This message is a reply to:
 Message 121 by Tony650, posted 08-31-2004 3:53 AM Tony650 has replied

Replies to this message:
 Message 125 by Tony650, posted 09-01-2004 2:45 AM Primordial Egg has taken no action

  
Tony650
Member (Idle past 3273 days)
Posts: 450
From: Australia
Joined: 01-30-2004


Message 124 of 144 (138709)
09-01-2004 2:39 AM
Reply to: Message 122 by happy_atheist
08-31-2004 11:18 AM


happy_atheist writes:

However, when you get into areas approaching the conditions of a singularity the gravitational field is so strong that even though gravity is extrememly weak it becomes important and needs to be figured into the quantum calculations. This is where the problem lies, no one has been able to figure out exactly what gravity does on a quantum level.

Ah yes, it's starting to come back to me. I've read that singularities may be "point-like" and therefore subject to quantum effects.

In fact, I've read about the attempts to unite the four fundamental forces into one single theory. A long time ago, though. I believe it was in Paul Davies' Superforce.

Something I'm not clear on; is there a defining line between the "macro" world and the quantum world, or is it somewhat "fuzzy"? Also what exactly is the quantum level? Does it deal with levels below Planck length, above Planck length, or both?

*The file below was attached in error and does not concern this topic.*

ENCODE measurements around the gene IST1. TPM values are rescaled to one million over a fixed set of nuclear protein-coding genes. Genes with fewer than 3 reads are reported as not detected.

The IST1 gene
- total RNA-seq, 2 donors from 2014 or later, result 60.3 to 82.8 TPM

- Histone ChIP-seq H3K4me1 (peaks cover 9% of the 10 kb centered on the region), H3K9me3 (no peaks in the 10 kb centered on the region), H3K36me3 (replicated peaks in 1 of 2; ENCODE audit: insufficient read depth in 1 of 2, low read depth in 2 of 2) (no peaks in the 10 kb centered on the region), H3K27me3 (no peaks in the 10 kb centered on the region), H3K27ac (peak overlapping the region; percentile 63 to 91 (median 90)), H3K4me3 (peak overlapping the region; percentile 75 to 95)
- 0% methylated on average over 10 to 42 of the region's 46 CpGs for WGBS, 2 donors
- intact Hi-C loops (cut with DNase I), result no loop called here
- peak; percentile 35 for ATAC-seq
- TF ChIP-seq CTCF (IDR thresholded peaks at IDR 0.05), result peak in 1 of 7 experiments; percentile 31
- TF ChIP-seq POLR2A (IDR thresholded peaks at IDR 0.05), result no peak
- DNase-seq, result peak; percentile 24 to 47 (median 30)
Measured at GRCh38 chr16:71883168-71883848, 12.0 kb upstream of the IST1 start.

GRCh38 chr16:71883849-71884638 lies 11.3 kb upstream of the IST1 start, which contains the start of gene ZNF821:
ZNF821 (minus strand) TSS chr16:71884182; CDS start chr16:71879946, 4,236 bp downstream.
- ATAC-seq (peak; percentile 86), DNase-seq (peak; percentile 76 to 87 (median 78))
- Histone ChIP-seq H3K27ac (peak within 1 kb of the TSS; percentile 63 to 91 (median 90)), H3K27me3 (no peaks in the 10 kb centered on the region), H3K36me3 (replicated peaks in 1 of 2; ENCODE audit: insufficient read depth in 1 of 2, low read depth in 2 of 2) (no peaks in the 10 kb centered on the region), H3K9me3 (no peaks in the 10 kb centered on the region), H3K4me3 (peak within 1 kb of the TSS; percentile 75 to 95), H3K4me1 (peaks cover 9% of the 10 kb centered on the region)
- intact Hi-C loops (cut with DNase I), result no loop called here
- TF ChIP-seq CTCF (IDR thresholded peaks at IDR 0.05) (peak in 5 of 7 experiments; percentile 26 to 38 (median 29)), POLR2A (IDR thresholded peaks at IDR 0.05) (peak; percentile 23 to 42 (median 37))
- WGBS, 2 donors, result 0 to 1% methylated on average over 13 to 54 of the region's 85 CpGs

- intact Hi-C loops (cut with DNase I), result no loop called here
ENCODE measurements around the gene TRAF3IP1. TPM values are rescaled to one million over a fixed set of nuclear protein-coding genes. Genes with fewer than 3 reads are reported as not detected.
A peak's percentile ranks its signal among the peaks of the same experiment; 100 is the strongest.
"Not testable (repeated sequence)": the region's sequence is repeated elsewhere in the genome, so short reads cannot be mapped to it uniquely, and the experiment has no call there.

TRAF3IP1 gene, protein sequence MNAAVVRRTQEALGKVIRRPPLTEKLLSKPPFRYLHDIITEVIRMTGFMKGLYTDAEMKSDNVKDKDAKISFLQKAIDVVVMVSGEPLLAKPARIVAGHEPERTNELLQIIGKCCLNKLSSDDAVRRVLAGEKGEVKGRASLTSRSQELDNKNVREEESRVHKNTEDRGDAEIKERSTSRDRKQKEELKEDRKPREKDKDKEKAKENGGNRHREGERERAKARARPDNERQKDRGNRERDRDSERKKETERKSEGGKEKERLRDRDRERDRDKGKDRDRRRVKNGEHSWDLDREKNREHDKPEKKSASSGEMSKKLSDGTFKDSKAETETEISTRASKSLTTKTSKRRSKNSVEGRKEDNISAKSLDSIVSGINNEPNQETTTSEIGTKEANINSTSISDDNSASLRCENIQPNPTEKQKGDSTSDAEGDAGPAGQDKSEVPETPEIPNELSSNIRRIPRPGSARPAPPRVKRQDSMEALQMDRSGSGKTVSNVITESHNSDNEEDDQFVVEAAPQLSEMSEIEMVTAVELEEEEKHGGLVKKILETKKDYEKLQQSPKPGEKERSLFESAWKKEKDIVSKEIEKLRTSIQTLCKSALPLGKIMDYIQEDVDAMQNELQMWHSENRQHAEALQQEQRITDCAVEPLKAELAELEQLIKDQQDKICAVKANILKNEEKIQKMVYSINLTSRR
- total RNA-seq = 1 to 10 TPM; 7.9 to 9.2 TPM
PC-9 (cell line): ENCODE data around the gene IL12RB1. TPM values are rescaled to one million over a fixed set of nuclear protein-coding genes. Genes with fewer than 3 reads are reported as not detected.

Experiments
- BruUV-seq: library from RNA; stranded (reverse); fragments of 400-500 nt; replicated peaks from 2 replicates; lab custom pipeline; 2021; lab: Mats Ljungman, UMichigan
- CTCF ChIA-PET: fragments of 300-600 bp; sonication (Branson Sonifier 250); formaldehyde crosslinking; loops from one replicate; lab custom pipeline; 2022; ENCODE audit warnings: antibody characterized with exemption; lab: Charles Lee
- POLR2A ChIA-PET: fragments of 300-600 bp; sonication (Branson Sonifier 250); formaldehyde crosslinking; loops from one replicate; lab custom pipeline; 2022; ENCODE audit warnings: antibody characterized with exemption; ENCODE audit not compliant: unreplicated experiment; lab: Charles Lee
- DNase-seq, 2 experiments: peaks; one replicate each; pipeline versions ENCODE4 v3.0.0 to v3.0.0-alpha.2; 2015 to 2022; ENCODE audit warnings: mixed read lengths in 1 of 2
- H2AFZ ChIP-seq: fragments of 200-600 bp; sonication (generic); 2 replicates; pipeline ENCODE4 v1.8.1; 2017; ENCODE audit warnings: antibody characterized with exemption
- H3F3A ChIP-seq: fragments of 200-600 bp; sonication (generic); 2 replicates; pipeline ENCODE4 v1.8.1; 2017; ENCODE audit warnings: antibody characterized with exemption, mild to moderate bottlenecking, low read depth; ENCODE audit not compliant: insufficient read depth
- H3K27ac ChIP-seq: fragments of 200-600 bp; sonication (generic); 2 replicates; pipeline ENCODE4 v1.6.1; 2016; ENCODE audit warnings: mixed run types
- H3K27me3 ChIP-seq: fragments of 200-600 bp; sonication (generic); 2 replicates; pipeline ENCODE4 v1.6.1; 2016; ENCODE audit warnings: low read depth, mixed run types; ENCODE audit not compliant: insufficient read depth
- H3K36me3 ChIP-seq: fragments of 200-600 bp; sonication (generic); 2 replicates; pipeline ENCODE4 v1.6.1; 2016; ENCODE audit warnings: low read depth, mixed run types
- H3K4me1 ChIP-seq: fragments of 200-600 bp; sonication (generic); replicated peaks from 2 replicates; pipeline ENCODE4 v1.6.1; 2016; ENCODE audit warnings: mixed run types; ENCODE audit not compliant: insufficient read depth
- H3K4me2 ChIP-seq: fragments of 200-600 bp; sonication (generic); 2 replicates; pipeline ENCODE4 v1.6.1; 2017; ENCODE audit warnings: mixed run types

I seem to recall that quantum effects can, in principle, occur on any level. It's just that the probability becomes less and less, the higher you go, so that eventually they become virtual impossibilities.

For example, there is nothing to stop me and the chair I'm sitting on from quantum tunneling through the floor and reappearing downstairs, under the house, but due to the enormous number of particles which would have to do this simultaneously, it's a pretty fair bet that I won't. *leaps off chair*

As relativity and quantum theory are so at odds, I'm also curious about something else; does the speed of light apply at the quantum level? I imagine this would come down to whether or not we're dealing with anything below Planck length (and Planck time); does the speed of light have any real meaning there?


This message is a reply to:
 Message 122 by happy_atheist, posted 08-31-2004 11:18 AM happy_atheist has replied

Replies to this message:
 Message 126 by NosyNed, posted 09-01-2004 4:12 AM Tony650 has replied
 Message 127 by happy_atheist, posted 09-01-2004 7:22 AM Tony650 has replied

  
Tony650
Member (Idle past 3273 days)
Posts: 450
From: Australia
Joined: 01-30-2004


Message 125 of 144 (138710)
09-01-2004 2:45 AM
Reply to: Message 123 by Primordial Egg
08-31-2004 6:57 PM


Re: The Elegant Universe
Hi PE.

Primordial Egg writes:

String Theory is considered one of the best candidates for resolving this - gravity pops out as a necessary consequence.

Yes, so I've read. As I said to happy_atheist, I'm sure I've read about this elsewhere and I think it was in Superforce by Paul Davies. It was a long time ago, however, and my memory of it is hazy. It may warrant a re-read.

Primordial Egg writes:

If you have the time (3 hrs), I recommend watching a documentary NOVA ran on string theory based on the book "The Elegant Universe" by Brian Greene. The documentary isn't as good as the book, but its pretty good for a science documentary, imo.

Thanks for the recommendations and the links! Greene's book has come up in conversation here before and sounds like it would answer some of my questions so I may check it out some time. If I like it I'll have a look for the doco, too.